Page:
- Indo-European sound laws
Proto-Indo-European language(PIE) broke up, its sound system diverged as well, according to various sound laws in the daughter languages. Notable among these are Grimm's lawin Proto-Germanic, loss of prevocalic "*p-" in Proto-Celtic, loss of prevocalic "*s-" in Proto-Greek, Brugmann's lawin Proto-Indo-Iranian, and Winter's lawand Hirt's lawin Balto-Slavic. Grassmann's lawand Bartholomae's lawmay or may not have been still common Indo-European.
;Note - these draught tables need to be completed, verified, and the allophones explained.
*1 After vowels.
*2 Before a plosive (PIE|p, t, k).
*3 Following an unstressed vowel (
*4 After a (Proto-Germanic) fricative (PIE|s, f).
*5 Before a (PIE) front vowel (PIE|i, e).
*6 Before or after a (PIE) PIE|u.
*7 Before or after a (PIE) PIE|o, u.
*8 Between vowels.
*9 Before a resonant.
*10 Before secondary (post-PIE) front-vowels.
*11 After PIE|r, u, k, i (
Ruki sound law).
*12 Before a stressed vowel.
*13 At the end of a word.
*14 After PIE|u, r or before PIE|r, l.
*15 After PIE|n.
Vowels and syllabic consonants
*1 Before "wa".
*2 Before "r, h".
*3 The existence of PIE non-allophonic "a" is disputed.
*4 In open syllables (
*5 Under stress.
*6 Before palatal consonants.
*7 The so-called breaking is disputed (typical examples are PIE|*proti-h₃kʷo- > Ved. "prátīkam" ~ Gk. Polytonic|πρόσωπον; PIE|*gʷih₃u̯o- > Ved. "jīvá-" ~ Arm. "keank‘", Gk. Polytonic|ζωός; PIE|*duh₂ro- > Ved. "dūrá-" ~ Arm. "erkar", Gk. Polytonic|δηρός)
*8 In a final syllable.
*9 Before velars and unstressed
*10 Before "ā" in the following syllable.
*11 Before "i" in the following syllable.
*12 In a closed syllable.
*13 In the neighbourhood of labials.
*14 In the neighbourhood of labiovelars.
See the hosted at Wiktionary.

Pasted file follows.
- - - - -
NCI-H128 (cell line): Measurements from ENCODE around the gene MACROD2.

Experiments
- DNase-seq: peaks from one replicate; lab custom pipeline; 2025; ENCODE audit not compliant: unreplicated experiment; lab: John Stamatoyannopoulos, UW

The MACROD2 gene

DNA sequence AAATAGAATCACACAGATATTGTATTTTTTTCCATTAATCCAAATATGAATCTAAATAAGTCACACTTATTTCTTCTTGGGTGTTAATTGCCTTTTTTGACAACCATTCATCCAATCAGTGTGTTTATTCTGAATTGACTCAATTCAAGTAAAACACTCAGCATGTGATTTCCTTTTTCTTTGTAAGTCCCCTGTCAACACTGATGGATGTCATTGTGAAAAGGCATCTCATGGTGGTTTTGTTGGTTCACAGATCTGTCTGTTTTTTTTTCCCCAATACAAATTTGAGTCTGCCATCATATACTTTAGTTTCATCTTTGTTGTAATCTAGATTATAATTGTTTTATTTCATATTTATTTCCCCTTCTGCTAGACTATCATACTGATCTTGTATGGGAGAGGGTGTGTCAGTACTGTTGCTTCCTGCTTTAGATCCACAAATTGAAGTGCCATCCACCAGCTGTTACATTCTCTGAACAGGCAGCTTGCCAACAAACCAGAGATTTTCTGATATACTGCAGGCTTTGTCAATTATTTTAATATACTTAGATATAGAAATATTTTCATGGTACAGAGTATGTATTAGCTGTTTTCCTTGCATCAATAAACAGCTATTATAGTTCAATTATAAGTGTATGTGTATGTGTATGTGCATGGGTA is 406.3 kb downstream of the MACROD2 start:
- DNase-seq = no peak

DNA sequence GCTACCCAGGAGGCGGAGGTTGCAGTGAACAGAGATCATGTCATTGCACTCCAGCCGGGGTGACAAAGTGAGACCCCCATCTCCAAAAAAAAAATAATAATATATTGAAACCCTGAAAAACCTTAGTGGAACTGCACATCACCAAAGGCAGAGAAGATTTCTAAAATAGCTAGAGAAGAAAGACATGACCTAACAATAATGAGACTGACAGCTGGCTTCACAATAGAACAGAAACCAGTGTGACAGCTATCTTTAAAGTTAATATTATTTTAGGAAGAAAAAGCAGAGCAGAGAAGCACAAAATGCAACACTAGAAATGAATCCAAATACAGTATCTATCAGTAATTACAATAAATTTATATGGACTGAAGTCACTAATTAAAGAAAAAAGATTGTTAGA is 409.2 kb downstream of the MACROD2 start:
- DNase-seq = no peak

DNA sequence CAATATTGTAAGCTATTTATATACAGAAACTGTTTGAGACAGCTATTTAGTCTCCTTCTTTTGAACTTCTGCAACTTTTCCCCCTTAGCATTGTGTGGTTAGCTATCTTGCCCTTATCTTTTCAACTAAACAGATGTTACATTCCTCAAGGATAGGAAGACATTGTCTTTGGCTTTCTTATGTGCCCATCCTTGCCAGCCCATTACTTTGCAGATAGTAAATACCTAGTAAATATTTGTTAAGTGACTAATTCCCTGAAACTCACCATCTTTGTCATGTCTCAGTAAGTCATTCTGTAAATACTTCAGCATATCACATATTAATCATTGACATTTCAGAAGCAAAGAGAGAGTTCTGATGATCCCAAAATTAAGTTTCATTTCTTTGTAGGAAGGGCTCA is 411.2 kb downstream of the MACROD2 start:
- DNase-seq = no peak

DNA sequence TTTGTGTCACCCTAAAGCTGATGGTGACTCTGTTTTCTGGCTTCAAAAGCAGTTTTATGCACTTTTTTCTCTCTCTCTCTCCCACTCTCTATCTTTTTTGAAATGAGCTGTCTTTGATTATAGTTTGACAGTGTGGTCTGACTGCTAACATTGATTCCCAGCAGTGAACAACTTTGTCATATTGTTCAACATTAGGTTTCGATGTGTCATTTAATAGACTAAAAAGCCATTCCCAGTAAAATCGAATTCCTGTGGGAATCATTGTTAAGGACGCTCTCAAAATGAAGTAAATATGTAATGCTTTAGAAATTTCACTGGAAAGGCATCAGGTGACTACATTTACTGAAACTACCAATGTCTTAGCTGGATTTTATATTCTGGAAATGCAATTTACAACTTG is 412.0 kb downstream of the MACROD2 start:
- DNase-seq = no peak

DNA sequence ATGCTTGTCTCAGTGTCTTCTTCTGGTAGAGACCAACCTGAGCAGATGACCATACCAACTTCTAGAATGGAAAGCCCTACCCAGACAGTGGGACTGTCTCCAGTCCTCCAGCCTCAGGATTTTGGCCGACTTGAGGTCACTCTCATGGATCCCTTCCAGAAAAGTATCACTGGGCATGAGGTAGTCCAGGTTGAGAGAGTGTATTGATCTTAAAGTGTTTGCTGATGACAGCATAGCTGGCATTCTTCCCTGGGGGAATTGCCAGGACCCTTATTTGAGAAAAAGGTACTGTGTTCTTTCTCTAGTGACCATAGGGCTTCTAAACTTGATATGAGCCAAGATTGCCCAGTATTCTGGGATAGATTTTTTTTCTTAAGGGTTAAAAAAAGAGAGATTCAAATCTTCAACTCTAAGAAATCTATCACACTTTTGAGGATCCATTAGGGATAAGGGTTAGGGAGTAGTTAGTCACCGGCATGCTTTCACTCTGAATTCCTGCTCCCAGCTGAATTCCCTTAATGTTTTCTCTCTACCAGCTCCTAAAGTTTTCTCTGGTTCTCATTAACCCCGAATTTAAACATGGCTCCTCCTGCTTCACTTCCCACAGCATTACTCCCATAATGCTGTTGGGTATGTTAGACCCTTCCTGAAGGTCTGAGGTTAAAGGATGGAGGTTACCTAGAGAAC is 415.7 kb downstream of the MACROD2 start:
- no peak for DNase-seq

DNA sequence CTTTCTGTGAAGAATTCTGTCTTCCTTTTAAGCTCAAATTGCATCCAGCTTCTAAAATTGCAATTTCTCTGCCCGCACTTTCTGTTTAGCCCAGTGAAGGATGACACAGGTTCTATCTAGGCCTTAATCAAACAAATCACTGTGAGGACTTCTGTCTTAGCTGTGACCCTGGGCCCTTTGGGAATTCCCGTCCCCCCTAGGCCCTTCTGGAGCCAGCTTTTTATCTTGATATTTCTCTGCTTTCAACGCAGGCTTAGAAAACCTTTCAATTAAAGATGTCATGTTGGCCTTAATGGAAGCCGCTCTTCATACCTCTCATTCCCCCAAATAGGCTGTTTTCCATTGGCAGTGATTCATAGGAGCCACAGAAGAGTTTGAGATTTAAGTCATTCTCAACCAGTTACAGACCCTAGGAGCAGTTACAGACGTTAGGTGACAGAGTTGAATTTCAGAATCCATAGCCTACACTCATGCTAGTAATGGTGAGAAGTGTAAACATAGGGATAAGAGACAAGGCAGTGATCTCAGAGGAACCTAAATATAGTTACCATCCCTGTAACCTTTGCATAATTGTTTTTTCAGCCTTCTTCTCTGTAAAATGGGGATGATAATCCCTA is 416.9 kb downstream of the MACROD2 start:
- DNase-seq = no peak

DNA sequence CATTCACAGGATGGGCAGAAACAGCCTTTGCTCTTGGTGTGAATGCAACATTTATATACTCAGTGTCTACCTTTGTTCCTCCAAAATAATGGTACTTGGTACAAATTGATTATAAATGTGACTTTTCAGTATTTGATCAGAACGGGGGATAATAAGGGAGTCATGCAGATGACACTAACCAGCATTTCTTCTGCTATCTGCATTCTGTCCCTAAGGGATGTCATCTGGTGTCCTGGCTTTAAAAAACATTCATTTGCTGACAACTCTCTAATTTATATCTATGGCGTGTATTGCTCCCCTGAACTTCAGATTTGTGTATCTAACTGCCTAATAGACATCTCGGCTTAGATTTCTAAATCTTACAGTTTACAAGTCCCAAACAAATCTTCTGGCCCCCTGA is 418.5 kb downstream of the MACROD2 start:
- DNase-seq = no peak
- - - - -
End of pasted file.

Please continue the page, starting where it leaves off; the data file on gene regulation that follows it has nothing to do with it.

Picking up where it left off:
PIE|*, ~ PIE|*ped-, "foot". [Meier-Brügger (2003), p. 128]
* Vedic Sanskrit: "pád-"
* Slovenian: "pòd", "floor"
* Lithuanian: "pėda", "foot bottom"
Luwian: "pa-da-", "pa-ta-"
* Greek: "poús", "pod-"
* Latin: "pēs", "ped-"
* Gothic: "fotus" (*p -> f by Grimm's Law)
PIE|*, "three". [Meier-Brügger (2003), p. 127]
* Vedic Sanskrit: "tráyas"
* OCS: "trьje"
* Lithuanian: "trỹs"
* Greek: "treĩs"
* Latin: "trēs"
Old Norse: "þrir" (*t -> þ by Grimm's Law)
PIE|*, "hundred" (from earlier PIE|*dk̂m̥tóm) [Meier-Brügger (2003), pp. 101-102]
* Vedic Sanskrit: "śatám"
* Later Avestan: "satəm"
* Lithuanian: "šimta-s"
* Greek: "hekatón"
* Latin: "centum" (i.e., "kentum")
* Gothic: "hund-" (from
proto-Germanic*"xund") [cite book
title=Principles of historical linguistics
publisher=Walter de Gruyter
location=Berlin; New York
PIE|*kreuh₂, "raw flesh" [Meier-Brügger (2003), p. 131]
* Vedic Sanskrit: "kravíṣ-", "raw meat"
* Lithuanian: "kraûjas", "blood"
* OCS: "krьvь", "blood"
* Greek: "kréas", "meat"
* Latin: "cruor", "raw blood"
* Old High German: "hrō", "raw"
ound laws within PIE
A few phonological laws can be reconstructed that may have been effective prior to the final breakup of PIE by
Sievers' Law( Edgerton's Law, Lindeman's option)
* cite book
coauthors=Matthias Fritz, Manfred Mayrhofer, Charles Gertmenian (trans.)
location=Berlin; New York
publisher=Walter de Gruyter
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